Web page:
As Pompeo moved to strengthen sanctions against Tehran, he was encouraged by Iran’s “fake opposition” — some exiled Iranians who support Pompeo’s “maximum pressure policy,” including threats of war against Iran — to believe that the strategy would prompt Iranians to rise up against their leadership, a prospect that was supposedly strengthened a year later when Iran was among the first and most hard-hit countries ravaged by COVID-19

Even before the COVID pandemic, however, Pompeo and his allies believed that the sometimes-violent anti-government demonstration that broke out in many Iranian cities after the regime tripled gas prices without any prior warning in November 2019 signaled the IRI’s imminent collapse. However, the unrest was confined almost exclusively to working-class and poor districts, while the middle class largely refrained from taking part in the demonstrations, not because it supports the regime, which to a large extent it does not, but because of fears that the protests could devolve into the kind of chaos and external intervention experienced by Libya, Syria, or Iraq. As usual, Pompeo exaggerated what had happened. While Amnesty International estimated that 304 people lost their lives in the unrest, Pompeo insisted that 1,500 people had been killed.

When, in June 2019, Iran shot down a U.S. drone that it claimed had violated its airspace in the Persian Gulf. Pompeo pushed hard for retaliatory military attacks on Iran, but Trump rejected his urgings.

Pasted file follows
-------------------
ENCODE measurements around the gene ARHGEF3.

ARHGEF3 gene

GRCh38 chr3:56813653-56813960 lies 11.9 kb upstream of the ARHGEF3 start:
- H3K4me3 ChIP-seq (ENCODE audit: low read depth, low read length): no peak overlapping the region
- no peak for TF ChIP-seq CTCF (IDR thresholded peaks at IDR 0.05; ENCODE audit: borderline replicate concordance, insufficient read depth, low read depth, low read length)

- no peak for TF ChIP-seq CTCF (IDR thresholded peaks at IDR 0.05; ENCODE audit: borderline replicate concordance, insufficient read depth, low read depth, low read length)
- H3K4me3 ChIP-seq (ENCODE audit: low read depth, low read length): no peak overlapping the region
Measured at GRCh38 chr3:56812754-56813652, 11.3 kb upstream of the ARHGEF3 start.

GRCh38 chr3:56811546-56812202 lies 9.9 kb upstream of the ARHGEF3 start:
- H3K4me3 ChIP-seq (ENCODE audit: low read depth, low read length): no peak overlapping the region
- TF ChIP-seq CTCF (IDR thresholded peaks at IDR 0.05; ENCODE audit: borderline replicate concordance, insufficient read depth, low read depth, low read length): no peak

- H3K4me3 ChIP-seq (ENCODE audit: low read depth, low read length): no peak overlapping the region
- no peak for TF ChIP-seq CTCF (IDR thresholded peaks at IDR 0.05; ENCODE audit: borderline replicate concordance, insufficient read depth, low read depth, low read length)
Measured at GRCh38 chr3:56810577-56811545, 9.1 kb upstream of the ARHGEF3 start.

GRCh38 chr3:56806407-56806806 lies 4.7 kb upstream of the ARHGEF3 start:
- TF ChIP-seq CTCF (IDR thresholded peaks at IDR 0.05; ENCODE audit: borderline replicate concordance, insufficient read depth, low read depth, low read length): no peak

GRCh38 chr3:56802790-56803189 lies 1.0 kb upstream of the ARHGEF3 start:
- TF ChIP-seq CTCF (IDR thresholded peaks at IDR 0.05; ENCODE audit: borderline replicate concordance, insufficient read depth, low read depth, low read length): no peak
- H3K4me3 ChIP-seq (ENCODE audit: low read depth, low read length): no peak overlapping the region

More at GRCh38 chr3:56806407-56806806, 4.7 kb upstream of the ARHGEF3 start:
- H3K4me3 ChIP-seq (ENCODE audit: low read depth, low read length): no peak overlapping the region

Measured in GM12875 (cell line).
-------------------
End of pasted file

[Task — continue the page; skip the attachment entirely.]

Three months later, a similar scenario played out when precision missile and drone attacks, attributed by Washington to Iran, were carried out on Saudi Aramco’s oil facilities, heavily damaging the facilities and rendering the Saudi’s MIM-104 Patriot defense system useless. Pompeo called the attacks “an act of war” on Iran’s part, but Trump again explicitly ruled out a military response.

The assassination of Major General Qassem Soleimani is perhaps Pompeo’s only “success” so far. For months, if not longer, Pompeo had urged the President to authorize the assassination, a blatant violation of international law that was explicitly denounced as an unlawful act by Agnes Callamard, United Nations’ special rapporteur on extrajudicial killings. Whatever hopes Pompeo entertained that it would provide the spark for a bigger confrontation failed to materialize, however, as Tehran’s limited and telegraphed missile strikes against Iraqi bases that housed U.S. military personnel in Iraq failed to persuade Trump to escalate.

The United Nations has been the forum for Pompeo’s latest diplomatic belly flops. The U.N. Security Council rejected overwhelmingly a U.S. resolution to extend the arms embargo against Iran that will expire next month. Of the other 14 members of the Council, only the Dominican Republic — historically heavily dependent on U.S. aid — supported the move.

So, too, has been Pompeo’s effort — which relied on a bizarre argument that the U.S. remained a “participant” to the JCPOA despite its having declared that it was no longer participating in the pact back in 2018 — to persuade the Council to invoke the “snapback” mechanism that would reinstate multilateral sanctions against Iran that were in effect before the JCPOA was agreed. 

Pompeo then met with U.N. Secretary-General Antonio Guterres at his residence in New York. He failed again; the meeting produced nothing.

There is, of course, no reason to believe at this point that Pompeo’s crusade — and his continuing provocations — against Iran will end any time soon, just as there is no reason to believe that the Islamic Republic is on the verge of collapse. But what is clear is that the main result of the “maximum pressure” policy to date, aside from the increasing immiseration of the Iranian people, has been the unprecedented degree to which Washington has been isolated from the rest of the world, especially from its closest traditional allies, on a key issue of international peace and security.